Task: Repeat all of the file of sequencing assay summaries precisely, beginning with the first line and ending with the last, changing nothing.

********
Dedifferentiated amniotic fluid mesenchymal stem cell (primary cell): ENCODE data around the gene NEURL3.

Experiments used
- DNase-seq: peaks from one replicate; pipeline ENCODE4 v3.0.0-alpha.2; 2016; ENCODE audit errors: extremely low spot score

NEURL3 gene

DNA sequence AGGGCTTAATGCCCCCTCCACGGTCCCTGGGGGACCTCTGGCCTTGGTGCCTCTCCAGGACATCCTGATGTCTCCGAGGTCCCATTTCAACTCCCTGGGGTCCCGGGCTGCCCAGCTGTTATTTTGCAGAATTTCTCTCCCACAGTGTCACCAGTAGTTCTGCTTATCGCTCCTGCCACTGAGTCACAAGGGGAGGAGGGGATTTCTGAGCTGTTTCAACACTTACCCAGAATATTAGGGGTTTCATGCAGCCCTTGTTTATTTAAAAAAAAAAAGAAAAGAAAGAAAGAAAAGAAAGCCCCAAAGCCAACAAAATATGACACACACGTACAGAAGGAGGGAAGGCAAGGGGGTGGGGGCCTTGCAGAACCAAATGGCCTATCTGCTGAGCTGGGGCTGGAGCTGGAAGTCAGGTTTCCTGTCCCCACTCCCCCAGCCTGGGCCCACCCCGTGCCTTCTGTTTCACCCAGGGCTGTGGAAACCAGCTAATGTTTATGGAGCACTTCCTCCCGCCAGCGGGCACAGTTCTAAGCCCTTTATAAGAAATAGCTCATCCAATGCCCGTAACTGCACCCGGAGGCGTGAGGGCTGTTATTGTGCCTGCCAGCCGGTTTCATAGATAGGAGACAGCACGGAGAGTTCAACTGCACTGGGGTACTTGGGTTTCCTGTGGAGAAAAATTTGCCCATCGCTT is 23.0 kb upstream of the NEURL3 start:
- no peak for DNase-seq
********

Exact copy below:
Dedifferentiated amniotic fluid mesenchymal stem cell (primary cell): ENCODE data around the gene NEURL3.

Experiments used
- DNase-seq: peaks from one replicate; pipeline ENCODE4 v3.0.0-alpha.2; 2016; ENCODE audit errors: extremely low spot score

NEURL3 gene

DNA sequence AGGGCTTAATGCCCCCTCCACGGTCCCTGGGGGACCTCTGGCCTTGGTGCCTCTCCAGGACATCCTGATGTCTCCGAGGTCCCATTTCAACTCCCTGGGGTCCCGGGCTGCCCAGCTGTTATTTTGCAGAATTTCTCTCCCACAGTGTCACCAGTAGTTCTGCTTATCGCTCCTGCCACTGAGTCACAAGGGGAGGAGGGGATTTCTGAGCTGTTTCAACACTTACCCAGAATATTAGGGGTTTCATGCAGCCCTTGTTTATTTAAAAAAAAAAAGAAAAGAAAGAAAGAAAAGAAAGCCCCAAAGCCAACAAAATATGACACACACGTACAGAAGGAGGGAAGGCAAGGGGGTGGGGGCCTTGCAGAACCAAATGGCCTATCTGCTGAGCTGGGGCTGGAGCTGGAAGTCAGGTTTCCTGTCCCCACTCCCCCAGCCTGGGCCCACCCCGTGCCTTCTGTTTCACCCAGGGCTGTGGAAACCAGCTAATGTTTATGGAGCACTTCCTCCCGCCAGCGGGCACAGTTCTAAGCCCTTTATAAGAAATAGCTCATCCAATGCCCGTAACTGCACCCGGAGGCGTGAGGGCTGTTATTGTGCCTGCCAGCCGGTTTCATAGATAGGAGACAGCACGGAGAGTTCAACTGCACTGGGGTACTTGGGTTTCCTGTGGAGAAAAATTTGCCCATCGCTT is 23.0 kb upstream of the NEURL3 start:
- no peak for DNase-seq